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  Quantum annealing I almost getMay 20, 2013 11:40 PM PDT | url
 
Added 2 new A* pages:An A* reader who actually knows stuff (unlike me who just reads stuff in articles that he thinks sounds cool) wrote me to clear up some of my confusion over that quantum annealing stuff that the new D-Wave computer NASA is getting is going to be doing with its qubits:

...quantum annealing is a variant of a regular computer optimization technique called simulated annealing.
 
Basically you start with a "landscape" (though it's multi-dimensional) with hills and valleys in it. In this you have the equivalent of a little ball that rolls downhill. The trick is a bit like one of those little puzzles with a ball in it where you shake it around and try to get the ball into a particular hole, except that the holes are different depths and you want to get the ball into the deepest one (which is your solution).
 
In regular simulated annealing, the algorithm "shakes" the box hard to start with, and less and less as it goes on, which *usually* results in the ball falling into the deepest valley, or at least one of the deeper ones. (In real metal annealing, the "shaking" is done by raising the temperature and slowly decreasing it (causing the atoms to settle into neat regular arrays, so in simulated annealing they refer to this as a temperature as well.)
 
In the quantum version, they don't make the ball travel *over* the hills in the landscape, it just tunnels through them, and they gradually reduce the area over which it tries to tunnel. But they're still looking to see which valley the ball landed in.
 
Okay, that's an oversimplification, but is roughly what's happening.
 
The main thing is that the D-Wave computer isn't a *real* quantum computer, exactly, it's only useful for solving this specific type of optimization problem, as far as I understand it.

And I had seen a chart of that over on Wikipedia. So I said all right but what is this fancy equationing actually doing, and the knowledgeable reader wrote back:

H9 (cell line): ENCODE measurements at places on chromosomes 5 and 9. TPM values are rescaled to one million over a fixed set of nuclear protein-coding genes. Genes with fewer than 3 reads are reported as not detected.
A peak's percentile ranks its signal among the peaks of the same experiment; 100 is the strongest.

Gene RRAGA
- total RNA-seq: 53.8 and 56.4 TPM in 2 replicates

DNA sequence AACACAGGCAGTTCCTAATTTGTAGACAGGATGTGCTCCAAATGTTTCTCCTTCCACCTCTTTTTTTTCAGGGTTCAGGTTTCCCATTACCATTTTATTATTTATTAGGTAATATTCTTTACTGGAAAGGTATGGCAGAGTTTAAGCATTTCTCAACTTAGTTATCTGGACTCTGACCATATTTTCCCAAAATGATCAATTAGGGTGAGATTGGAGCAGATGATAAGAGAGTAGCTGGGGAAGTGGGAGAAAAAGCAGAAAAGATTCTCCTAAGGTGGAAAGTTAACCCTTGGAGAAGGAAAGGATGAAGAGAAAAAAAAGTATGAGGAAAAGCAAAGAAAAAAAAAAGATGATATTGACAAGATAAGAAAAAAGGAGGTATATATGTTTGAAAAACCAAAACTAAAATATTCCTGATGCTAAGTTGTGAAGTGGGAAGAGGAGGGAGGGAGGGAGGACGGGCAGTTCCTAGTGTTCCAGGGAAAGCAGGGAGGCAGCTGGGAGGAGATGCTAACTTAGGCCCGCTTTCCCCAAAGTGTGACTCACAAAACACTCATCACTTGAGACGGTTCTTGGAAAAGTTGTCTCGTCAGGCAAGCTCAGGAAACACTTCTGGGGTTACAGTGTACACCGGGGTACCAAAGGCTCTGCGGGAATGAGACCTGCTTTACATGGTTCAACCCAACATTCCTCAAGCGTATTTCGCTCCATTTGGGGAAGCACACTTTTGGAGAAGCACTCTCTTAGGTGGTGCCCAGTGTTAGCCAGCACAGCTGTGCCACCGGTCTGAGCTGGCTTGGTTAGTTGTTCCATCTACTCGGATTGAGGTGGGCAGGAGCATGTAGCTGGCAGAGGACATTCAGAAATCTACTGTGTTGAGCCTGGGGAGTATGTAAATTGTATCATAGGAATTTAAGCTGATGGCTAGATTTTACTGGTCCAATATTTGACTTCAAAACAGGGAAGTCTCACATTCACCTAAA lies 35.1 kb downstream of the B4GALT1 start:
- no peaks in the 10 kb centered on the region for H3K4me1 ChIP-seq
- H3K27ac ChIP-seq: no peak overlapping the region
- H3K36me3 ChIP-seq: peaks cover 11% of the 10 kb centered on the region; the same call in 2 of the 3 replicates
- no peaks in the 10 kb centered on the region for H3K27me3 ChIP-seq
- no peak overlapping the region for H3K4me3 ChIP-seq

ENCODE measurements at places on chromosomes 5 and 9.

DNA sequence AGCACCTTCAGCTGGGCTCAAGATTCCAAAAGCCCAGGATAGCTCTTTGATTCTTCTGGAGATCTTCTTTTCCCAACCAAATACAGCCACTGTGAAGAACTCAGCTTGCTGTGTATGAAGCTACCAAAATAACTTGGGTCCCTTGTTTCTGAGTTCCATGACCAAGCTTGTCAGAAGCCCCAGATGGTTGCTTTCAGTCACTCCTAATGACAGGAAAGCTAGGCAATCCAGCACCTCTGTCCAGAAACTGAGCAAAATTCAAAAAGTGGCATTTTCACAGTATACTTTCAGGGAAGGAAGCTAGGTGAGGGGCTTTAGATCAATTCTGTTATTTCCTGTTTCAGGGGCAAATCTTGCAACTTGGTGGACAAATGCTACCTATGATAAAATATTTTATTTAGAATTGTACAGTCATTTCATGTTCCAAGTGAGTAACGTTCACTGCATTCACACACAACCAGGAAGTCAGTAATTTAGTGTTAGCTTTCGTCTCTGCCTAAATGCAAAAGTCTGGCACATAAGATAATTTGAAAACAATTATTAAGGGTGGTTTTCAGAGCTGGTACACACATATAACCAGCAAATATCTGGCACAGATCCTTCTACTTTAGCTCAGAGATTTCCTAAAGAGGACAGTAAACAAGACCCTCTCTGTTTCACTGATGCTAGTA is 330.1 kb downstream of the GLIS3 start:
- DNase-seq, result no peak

Oh, that's pretty simple. It's common optimization problems, with the X and Y (and other dimensions) representing the values of the parameters (e.g. airspeed and control surface position for a plane) that can be varied in the optimization process, and the Z dimension being the measure of how good the result is for a particular set of parameter values (for a plane design, that might be drag, or lift, or the size of vortices produced by a wing, or some combination of those).
 
I would guess NASA is interested in using the computer to optimize airflow over vehicles, or rocket engine thrust, or complex-but-efficient "slingshot" orbits, or similar problems. Since it's Ames that's getting the machine, I'd guess it's most likely for aerodynamics stuff, since that's been their specialty. Orbital mechanics would mostly likely be JPL, and engines would be Hunstsville, I think. Maybe they're trying to figure out a better scramjet design….
 
I don't really understand how the D-Wave machine works; my (limited) knowledge of quantum computing is of the kind of quantum computer that's a bit more like a general purpose computer, only it works by running all possible values through a computation at once, and then tries to pick out the "right" inputs that give the desired result. In other words, kinda like magic…. "Normal" quantum computers have devices that are sort of recognizably similar to logic gates in normal computers, I don't think the D-Wave machine does. Instead, I think it sets up a quantum physical simulation of the "landscape" somehow, and tries to measure where the "ball" comes to rest in it. Basically it's more like an old-style analog computer, I think.

Huzzah for putting it in layman's terms, I can almost wrap my head around that! I'm fortunate to have super-smart readers. : )
 
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Original version of this page--kinda like the shading of the face but the facial features and body language were off:
 
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